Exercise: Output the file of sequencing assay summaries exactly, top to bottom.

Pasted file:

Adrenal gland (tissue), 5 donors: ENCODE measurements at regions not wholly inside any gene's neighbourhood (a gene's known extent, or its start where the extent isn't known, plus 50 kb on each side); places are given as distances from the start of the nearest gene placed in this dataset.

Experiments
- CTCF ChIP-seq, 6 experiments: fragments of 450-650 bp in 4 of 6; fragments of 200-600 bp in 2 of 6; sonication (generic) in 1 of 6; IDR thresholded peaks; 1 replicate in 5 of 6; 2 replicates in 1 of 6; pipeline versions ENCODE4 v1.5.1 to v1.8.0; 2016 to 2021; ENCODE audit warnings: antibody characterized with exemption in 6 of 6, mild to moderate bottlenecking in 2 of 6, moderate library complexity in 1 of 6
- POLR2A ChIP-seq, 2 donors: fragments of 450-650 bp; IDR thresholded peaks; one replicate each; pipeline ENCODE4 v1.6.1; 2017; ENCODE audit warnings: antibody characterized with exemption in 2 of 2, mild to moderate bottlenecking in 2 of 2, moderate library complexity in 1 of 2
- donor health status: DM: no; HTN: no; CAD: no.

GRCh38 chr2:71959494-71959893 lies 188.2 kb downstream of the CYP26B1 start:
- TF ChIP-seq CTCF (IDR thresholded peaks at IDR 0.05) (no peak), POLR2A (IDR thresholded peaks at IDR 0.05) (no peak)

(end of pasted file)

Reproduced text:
Adrenal gland (tissue), 5 donors: ENCODE measurements at regions not wholly inside any gene's neighbourhood (a gene's known extent, or its start where the extent isn't known, plus 50 kb on each side); places are given as distances from the start of the nearest gene placed in this dataset.

Experiments
- CTCF ChIP-seq, 6 experiments: fragments of 450-650 bp in 4 of 6; fragments of 200-600 bp in 2 of 6; sonication (generic) in 1 of 6; IDR thresholded peaks; 1 replicate in 5 of 6; 2 replicates in 1 of 6; pipeline versions ENCODE4 v1.5.1 to v1.8.0; 2016 to 2021; ENCODE audit warnings: antibody characterized with exemption in 6 of 6, mild to moderate bottlenecking in 2 of 6, moderate library complexity in 1 of 6
- POLR2A ChIP-seq, 2 donors: fragments of 450-650 bp; IDR thresholded peaks; one replicate each; pipeline ENCODE4 v1.6.1; 2017; ENCODE audit warnings: antibody characterized with exemption in 2 of 2, mild to moderate bottlenecking in 2 of 2, moderate library complexity in 1 of 2
- donor health status: DM: no; HTN: no; CAD: no.

GRCh38 chr2:71959494-71959893 lies 188.2 kb downstream of the CYP26B1 start:
- TF ChIP-seq CTCF (IDR thresholded peaks at IDR 0.05) (no peak), POLR2A (IDR thresholded peaks at IDR 0.05) (no peak)